for a given interaction environment

By simulating the interaction with different environments (*i.e.*, having different stiffness) and values of the duty cycle

To evaluate the cost function *et al.*^{[13]}, having the hybrid controller in interaction with *soft*, *medium*, and *stiff* environments with stiffness values of

Figure 7 shows the cost functions *i.e.*, making it possible to highlight the optimized

Figure 7. Contributions to the cost function for the soft, medium, and stiff environments, considering an inertia parameter

Figure 8. Normalized cost functions for soft, medium, and stiff environments and total normalized cost. The minimum for every value of the inertia

Figure 9.

It has to be noted that the optimized value of *e.g.*, the range of variation for

#### 3.2.2. Variable duty cycle $$ n $$

The adaptation of the duty cycle parameter

This means that, when interacting with a soft environment (*i.e.*, *i.e.*, *et al.*^{[13]} and shown in Figure 10 into the one shown in Figure 11. The adaptation law proposed by Ott *et al.*^{[13]} evaluates

**Remark 1.** The environment stiffness parameter ^{[21, 22]}.

**Remark 2.** The stability of the controller can be addressed following the work in ^{[12, 13]}.

## 4. RESULTS

In this section, the results achieved by the proposed improved hybrid impedance/admittance controller are discussed, comparing them with the standard methodology where ^{[13]}. A simulation study was performed employing a reference robotic platform, a Franka EMIKA panda robot. Matlab was used as a simulation platform, making use of the robot modeled dynamics in ^{[20]}.

### 4.1. Task description

To evaluate the performance of the improved hybrid controller, an interaction task along the vertical Cartesian direction *i.e.*, with a control frequency of

### 4.2. Control parameters definition

The parameters for the impedance controller were chosen as follows:

The diagonal elements of the matrix

The parameters of the admittance controller were imposed as follows:

where

The values used in Equation (17) were imposed as in the following:

### 4.3. Results evaluation

The performance obtained when applying the hybrid control with the *algebraic*, *differential*, and *iterative* switching methods can be seen in Figure 13a, 13c, 13e, respectively, considering fixed and variable ^{[13]} is used, while Figure Figure 16b shows the values obtained with the proposed adaptation strategy in Equation (22). It is possible to observe how *et al.*^{[13]}.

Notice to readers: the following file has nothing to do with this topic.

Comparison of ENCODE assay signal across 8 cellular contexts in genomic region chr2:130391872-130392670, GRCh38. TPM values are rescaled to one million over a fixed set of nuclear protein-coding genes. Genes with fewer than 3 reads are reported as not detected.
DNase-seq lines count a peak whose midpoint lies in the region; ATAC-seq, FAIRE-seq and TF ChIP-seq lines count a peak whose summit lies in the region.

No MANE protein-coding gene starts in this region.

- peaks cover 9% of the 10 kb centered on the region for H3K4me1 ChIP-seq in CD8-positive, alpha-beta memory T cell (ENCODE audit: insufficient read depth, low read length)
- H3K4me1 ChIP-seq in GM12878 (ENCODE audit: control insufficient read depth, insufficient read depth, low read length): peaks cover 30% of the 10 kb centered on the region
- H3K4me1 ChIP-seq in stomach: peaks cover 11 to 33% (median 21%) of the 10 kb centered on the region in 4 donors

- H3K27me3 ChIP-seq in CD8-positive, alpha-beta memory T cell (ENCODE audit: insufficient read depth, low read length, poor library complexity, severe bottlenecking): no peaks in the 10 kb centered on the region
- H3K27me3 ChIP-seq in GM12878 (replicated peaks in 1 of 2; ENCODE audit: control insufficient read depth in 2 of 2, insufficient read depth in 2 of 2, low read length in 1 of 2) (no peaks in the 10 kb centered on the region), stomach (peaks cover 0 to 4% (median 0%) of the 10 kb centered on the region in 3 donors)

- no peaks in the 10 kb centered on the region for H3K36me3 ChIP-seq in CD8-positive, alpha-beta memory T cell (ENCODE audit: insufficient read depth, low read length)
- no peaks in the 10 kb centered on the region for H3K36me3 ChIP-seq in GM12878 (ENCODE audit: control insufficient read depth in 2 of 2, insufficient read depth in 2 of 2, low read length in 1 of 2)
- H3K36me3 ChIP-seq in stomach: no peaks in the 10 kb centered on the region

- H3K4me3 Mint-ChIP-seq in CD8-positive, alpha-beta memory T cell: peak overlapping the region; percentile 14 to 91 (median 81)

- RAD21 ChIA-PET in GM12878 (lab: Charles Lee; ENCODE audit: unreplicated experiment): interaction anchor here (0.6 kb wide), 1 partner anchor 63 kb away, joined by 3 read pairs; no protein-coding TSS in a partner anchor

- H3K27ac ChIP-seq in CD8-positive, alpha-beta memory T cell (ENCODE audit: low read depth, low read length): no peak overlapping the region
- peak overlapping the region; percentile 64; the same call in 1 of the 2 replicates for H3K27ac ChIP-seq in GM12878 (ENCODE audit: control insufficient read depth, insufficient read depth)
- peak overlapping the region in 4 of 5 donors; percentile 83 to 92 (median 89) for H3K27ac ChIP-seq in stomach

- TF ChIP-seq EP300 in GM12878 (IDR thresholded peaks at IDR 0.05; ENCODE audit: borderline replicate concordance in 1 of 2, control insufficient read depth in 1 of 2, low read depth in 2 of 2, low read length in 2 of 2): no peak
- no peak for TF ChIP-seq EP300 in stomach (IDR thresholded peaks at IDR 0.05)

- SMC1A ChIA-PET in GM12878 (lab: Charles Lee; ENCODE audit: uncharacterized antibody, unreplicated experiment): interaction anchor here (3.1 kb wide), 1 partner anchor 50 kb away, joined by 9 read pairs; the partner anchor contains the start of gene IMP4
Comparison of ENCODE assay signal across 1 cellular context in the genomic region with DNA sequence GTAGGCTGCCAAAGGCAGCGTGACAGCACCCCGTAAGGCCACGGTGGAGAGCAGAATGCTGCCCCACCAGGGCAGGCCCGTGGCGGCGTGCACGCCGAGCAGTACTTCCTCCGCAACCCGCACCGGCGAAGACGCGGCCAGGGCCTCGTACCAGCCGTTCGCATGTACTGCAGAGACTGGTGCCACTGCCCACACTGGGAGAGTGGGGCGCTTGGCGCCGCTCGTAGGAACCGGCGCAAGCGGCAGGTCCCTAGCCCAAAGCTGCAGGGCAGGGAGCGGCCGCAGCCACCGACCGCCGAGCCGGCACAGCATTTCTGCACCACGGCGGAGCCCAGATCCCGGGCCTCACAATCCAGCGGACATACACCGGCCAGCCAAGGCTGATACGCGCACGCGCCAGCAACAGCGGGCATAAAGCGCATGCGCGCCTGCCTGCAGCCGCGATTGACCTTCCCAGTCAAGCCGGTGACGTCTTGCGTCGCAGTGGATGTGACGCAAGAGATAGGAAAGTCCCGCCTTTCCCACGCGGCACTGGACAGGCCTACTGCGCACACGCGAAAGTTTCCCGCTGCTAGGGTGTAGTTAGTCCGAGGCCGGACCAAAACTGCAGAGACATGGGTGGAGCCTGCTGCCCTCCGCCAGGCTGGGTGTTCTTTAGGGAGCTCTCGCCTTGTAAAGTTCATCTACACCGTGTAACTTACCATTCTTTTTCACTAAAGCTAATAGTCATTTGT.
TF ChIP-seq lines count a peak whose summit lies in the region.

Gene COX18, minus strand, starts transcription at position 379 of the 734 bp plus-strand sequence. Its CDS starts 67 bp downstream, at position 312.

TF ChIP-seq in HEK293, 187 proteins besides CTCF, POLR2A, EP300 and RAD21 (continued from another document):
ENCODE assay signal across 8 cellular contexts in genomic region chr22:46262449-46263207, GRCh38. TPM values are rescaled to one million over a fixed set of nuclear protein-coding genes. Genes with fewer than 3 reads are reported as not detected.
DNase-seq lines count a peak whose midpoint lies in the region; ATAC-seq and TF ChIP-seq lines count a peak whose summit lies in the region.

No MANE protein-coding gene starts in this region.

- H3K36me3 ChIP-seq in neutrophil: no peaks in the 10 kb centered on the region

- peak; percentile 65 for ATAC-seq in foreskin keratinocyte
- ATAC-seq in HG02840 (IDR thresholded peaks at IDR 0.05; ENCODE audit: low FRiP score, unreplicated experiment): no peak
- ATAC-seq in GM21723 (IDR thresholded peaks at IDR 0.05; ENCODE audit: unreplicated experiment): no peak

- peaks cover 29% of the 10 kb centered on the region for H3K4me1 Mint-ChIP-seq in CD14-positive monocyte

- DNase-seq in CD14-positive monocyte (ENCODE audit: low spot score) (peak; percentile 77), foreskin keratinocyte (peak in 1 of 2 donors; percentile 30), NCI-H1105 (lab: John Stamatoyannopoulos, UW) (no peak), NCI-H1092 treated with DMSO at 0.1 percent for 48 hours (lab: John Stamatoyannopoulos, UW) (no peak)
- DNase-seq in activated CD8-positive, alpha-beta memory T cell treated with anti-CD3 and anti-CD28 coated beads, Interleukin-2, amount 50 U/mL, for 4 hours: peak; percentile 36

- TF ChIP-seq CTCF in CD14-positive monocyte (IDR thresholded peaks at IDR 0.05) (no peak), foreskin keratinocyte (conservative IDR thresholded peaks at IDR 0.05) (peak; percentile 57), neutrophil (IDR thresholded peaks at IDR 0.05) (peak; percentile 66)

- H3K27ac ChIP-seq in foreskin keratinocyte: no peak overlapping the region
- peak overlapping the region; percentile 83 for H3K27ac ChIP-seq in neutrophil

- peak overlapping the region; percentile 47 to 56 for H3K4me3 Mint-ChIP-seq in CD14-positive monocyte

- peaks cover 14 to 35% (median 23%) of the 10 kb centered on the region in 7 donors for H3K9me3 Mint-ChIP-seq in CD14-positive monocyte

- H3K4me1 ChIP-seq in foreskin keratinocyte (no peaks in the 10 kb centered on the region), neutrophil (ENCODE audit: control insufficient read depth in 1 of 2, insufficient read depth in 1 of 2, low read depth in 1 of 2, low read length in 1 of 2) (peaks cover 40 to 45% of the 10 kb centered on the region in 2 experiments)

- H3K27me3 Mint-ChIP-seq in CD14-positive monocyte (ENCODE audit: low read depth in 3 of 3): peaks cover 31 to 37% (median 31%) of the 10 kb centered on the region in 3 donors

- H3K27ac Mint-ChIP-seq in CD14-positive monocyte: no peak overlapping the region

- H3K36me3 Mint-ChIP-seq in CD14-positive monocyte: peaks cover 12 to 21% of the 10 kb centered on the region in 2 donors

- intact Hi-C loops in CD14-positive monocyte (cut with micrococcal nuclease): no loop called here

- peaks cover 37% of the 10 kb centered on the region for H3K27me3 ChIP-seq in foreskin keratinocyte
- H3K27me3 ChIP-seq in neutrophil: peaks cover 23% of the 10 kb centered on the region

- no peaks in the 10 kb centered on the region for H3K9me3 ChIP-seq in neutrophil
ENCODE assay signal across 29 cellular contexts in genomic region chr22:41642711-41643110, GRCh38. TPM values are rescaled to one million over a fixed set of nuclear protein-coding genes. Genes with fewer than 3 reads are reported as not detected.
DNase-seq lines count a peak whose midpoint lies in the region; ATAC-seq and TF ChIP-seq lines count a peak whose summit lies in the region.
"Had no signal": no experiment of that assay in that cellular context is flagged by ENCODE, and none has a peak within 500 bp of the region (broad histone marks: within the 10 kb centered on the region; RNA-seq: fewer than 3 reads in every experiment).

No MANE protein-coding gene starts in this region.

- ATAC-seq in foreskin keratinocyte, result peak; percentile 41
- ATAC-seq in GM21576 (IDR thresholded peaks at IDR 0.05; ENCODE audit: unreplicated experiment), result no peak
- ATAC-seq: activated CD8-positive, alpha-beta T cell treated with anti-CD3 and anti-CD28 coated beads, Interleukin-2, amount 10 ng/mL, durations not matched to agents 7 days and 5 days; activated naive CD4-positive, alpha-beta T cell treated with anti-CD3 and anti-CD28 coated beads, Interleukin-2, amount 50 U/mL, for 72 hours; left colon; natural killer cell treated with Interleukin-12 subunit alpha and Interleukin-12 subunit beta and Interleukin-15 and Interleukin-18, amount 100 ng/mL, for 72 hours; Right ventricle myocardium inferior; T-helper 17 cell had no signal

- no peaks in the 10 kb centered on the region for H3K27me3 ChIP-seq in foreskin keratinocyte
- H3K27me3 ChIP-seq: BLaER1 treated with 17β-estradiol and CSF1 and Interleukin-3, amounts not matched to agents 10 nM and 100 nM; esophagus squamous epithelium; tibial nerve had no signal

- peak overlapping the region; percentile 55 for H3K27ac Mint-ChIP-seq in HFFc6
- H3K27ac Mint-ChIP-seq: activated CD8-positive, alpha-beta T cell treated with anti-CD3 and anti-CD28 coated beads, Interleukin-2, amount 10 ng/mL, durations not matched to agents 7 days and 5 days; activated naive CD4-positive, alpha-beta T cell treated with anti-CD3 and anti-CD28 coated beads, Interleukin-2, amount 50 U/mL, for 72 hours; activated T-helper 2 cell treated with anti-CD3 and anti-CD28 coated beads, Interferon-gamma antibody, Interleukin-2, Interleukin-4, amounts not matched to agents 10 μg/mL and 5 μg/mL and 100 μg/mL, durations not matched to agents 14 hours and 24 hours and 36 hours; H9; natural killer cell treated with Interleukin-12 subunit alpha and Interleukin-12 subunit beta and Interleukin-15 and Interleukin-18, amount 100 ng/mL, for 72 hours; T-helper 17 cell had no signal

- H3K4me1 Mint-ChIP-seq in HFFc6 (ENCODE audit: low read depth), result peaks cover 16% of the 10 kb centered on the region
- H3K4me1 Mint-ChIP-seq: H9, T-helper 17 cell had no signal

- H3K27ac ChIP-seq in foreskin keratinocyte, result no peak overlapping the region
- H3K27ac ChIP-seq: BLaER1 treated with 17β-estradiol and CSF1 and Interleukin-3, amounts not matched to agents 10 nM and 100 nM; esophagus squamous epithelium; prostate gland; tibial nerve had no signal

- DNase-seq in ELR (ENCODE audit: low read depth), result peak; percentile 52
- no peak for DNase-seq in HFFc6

Figure 13. Hybrid control performance comparison considering fixed

Figure 14. Variable

## 5. CONCLUSIONS AND FUTURE WORK

This paper addresses two open issues present in state-of-the-art (*i.e.*, satisfying the continuity of the interaction force in the switching from impedance to admittance control when a feedforward velocity term is present and adapting the switching parameters to improve the performance of the hybrid control framework, better exploiting the properties of both impedance and admittance controllers) to improve the hybrid impedance/admittance control performance in the execution of interaction tasks. The modified methodology's performance (*i.e.*, to verify the improved combined impedance/admittance behavior) was evaluated in simulation, comparing the achieved results with those obtained with the standard method that used *et al.*^{[13]}, making use of a Franka EMIKA panda robot as a reference robotic platform. The obtained results show the improved mixing impedance/admittance performance of the modified hybrid controller.

Future work is devoted to the design of a hybrid impedance/admittance controller exploiting AI techniques to additionally implement motion/force control capabilities (such as in Xu *et al.*^{[23, 24]}). Furthermore, AI techniques will be applied to improve the switching strategy, together with embedding the online estimation of both the robot and the environment modeling into the hybrid control framework.

## DECLARATIONS

### Authors' contributions

Made substantial contributions to conception and design of the study and performed data analysis and interpretation: Roveda L, Formenti A

Performed data acquisition, as well as provided administrative, technical, and material support: Formenti A, Roveda L, Shahid AA, Piga D, Bucca G

Paper writing: Roveda L, Formenti A, Shahid AA

Supervision: Piga D, Bucca G

### Availability of data and materials

Not applicable.

### Financial support and sponsorship

The work has been developed within the project ASSASSINN, funded from H2020 CleanSky 2 under grant agreement n. 886977.

### Conflicts of interest

All authors declared that there are no conflicts of interest.

### Ethical approval and consent to participate

Not applicable.

### Consent for publication

All the authors accept to publish the paper.

### Copyright

© The Author(s) 2022.

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## Cite This Article

**OAE Style**

Formenti A, Bucca G, Shahid AA, Piga D, Roveda L. Improved impedance/admittance switching controller for the interaction with a variable stiffness environment. *Complex Eng Syst* 2022;2:12. http://dx.doi.org/10.20517/ces.2022.16

**AMA Style**

Formenti A, Bucca G, Shahid AA, Piga D, Roveda L. Improved impedance/admittance switching controller for the interaction with a variable stiffness environment. *Complex Engineering Systems*. 2022; 2(3): 12. http://dx.doi.org/10.20517/ces.2022.16

**Chicago/Turabian Style**

Formenti, Alessandro, Giuseppe Bucca, Asad Ali Shahid, Dario Piga, Loris Roveda. 2022. "Improved impedance/admittance switching controller for the interaction with a variable stiffness environment" *Complex Engineering Systems*. 2, no.3: 12. http://dx.doi.org/10.20517/ces.2022.16

**ACS Style**

Formenti, A.; Bucca G.; Shahid AA.; Piga D.; Roveda L. Improved impedance/admittance switching controller for the interaction with a variable stiffness environment. *Complex. Eng. Syst.* **2022**, *2*, 12. http://dx.doi.org/10.20517/ces.2022.16